Amazing abstractions, Part 2 - Embedded.com

Amazing abstractions, Part 2

High-Level Synthesis (HLS) has broken into the main stream with FPGA vendors and EDA companies offering tools which convert C, C++, System C and Matlab into FPGA bit streams. For hybrid SoCs, the same high-level language lets us design both the processor and the programmable logic and move design elements between the processor and FPGA fabric. Part 1 of this series looked at one such HLS tool: SDSoC from Xilinx. In that article, we asked readers to select the algorithm for implementation with SDSoC.

In answer to the question if the first SDSoC example should focus upon a filter or transfer function implementation, it seems that most readers would prefer to see the FIR filter implementation. So are going to look at how we can create that system and then how we can boost its performance in the programmable logic side of the Zynq with the click of a few buttons.

Before we can implement the algorithm we must first know what we are going to implement and design it appropriately. FIR Filters are a commonly used type of digital filter, one of the great advantages about using digital filters is that we can implement most types of responses – try doing that in analog. Of course in the digital domain we do not also suffer from the aging, tolerances, drift and temperature effect which analog components do, although there are other challenges.

We are going to implement a Finite Impulse Response (FIR) filter which compensates for a digital-to-analog convertors (DAC) sinc roll off. The roll off occurs as most DACs will hold an analog output level until the next sampling point. If you were to look at the output of a DAC (see below) you would see the output waveform is made up from a number pulses.

When a DAC behaves in this manner it is called a zero order hold DAC, looking at the output within the frequency domain we would see the spectrum of the output pulse train multiplied by the Fourier transform of a rectangular pulse. Of course the Fourier transform of a rectangular pulse should be familiar to all engineer as the Sinc function which is the core of the Finite Impulse Response Filter.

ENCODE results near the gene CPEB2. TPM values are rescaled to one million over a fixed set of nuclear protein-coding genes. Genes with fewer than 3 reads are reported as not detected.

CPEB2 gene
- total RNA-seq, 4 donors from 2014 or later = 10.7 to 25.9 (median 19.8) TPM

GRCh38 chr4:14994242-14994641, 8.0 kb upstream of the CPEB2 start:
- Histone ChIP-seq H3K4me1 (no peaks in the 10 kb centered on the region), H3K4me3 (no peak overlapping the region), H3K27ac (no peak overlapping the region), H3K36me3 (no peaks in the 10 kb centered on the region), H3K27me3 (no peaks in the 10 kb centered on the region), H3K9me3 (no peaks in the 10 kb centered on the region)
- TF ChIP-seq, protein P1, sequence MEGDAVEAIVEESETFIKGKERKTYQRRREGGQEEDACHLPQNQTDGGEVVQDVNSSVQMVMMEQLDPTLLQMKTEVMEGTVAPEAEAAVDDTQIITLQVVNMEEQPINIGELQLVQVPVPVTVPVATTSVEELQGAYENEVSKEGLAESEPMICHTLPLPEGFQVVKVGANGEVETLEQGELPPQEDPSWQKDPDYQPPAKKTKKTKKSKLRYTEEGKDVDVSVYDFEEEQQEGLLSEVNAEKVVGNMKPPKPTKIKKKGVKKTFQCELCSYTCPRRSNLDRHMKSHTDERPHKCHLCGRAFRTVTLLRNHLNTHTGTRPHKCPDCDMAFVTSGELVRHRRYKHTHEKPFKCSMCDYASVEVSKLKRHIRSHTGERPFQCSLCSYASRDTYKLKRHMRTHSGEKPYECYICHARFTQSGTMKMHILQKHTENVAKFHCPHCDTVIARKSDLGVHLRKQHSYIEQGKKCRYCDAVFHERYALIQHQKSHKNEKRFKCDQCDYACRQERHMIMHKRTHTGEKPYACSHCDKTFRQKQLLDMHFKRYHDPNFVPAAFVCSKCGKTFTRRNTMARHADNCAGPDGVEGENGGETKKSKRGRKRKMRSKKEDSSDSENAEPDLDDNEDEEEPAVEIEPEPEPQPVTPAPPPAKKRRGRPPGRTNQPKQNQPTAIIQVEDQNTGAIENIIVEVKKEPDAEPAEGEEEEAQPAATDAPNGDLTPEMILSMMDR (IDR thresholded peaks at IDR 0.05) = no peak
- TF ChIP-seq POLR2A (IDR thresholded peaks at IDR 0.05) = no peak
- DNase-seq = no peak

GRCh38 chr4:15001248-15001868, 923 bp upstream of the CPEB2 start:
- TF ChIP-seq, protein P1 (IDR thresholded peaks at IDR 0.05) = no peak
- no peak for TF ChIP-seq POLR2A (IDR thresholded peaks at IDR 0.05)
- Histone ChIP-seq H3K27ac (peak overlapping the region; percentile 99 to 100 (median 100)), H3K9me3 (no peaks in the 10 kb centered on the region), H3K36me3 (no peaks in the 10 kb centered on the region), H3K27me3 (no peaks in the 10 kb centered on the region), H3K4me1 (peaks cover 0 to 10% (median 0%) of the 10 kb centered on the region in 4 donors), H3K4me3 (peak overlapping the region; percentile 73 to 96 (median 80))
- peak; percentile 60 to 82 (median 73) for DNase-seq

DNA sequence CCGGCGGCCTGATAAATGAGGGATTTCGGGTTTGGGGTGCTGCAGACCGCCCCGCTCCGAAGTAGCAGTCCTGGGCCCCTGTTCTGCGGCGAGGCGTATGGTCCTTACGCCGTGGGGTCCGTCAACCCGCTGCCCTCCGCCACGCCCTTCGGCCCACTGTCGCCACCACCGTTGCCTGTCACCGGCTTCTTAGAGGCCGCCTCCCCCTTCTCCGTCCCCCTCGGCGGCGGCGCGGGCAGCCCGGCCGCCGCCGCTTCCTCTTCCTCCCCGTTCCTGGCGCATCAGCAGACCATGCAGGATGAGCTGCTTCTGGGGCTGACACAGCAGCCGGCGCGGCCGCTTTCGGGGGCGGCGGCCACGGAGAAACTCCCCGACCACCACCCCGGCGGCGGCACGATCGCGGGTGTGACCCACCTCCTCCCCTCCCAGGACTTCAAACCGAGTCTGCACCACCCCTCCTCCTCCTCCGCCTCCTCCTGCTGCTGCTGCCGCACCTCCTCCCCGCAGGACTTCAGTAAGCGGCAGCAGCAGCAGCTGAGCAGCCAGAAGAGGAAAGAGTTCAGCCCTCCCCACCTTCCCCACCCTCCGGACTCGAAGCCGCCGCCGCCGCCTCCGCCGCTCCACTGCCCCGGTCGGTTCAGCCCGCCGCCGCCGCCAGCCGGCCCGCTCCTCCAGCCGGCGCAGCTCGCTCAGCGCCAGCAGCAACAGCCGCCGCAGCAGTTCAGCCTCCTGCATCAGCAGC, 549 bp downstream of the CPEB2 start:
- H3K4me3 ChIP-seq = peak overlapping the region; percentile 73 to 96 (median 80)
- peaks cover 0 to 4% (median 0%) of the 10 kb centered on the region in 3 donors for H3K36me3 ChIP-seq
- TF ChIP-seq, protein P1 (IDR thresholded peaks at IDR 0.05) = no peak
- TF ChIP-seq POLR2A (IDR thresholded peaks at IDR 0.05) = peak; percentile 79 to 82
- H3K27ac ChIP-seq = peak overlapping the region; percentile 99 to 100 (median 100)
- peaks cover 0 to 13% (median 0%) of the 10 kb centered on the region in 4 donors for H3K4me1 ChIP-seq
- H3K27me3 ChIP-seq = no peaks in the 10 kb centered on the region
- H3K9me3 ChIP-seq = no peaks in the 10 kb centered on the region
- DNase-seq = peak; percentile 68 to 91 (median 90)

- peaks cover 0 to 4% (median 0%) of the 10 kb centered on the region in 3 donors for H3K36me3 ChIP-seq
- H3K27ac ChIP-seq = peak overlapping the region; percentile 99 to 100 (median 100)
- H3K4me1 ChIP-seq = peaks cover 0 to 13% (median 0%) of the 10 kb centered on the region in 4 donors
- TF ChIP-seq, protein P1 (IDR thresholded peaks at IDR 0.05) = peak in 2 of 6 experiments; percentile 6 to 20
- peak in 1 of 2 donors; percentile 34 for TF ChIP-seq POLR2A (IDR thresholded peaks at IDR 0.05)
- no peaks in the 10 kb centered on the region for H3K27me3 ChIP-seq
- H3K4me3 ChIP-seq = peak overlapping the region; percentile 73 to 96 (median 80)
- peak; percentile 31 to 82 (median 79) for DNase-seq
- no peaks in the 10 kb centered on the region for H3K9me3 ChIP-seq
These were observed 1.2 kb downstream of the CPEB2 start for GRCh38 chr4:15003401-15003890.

What this means is the output of the DAC has an amplitude roll off as the frequency approaches the sampling frequency. The mathematics behind this are

Plotting the above equation clearly demonstrates the roll off.

To create a compensation filter we need to create the inverse function using the following steps

  1. Calculate the Sinc response for the DAC in the frequency domain
  2. Calculate the inverse response of the Sinc response

  1. Perform an Inverse Fast Fourier Transform of the inverse response
  2. Plot the impulse response from the IFFT

  1. Obtain the filter coefficients symmetrically around the centre point of the IFFT from the impulse response

Having understood the basics of the theory behind the filter we wish to implement, I need to lay out what we need to do in SDSoC to implement the filter. I intend to use a Digilent PMOD DAC connected to the ZedBoard to output a signal such that we can see the effects of the roll off and the correction filter.

The first thing we need to do is create a new platform definition for the ZedBoard that we can use with SDSoC. This is needed as we want to use the Zynq PS IO peripheral SPI controller to configure and drive the DAC PMOD. To do this we need to route the pins out over the EMIO to a PMOD header on the ZedBoard.

Creating a new platform definition starts as it would for defining any Zynq System within Vivado setting up the hardware as desired. In this case my hardware definition is going to include

  • XADC to sample an analog input – this means we can route an analog signal in to the Zynq and back out into the analog domain via the PMOD
  • Enable the SPI on the PS side of the Zynq to allow us to drive the DAC PMOD

  • Enable three processor clocks and resets from the PS to the PL these will be used by SDSoC and provide for different clocking options when we accelerate our function within SDSoC
  • Enable interrupts on the PS such that SDSoC can use these interrupts when it accelerates functions.

Putting all this together means that we have a hardware block diagram as below

Now we have the filter designed and the Vivado hardware completed, in the next article in this series we will import the hardware platform and write the code to drive the DAC and correct for its roll off.

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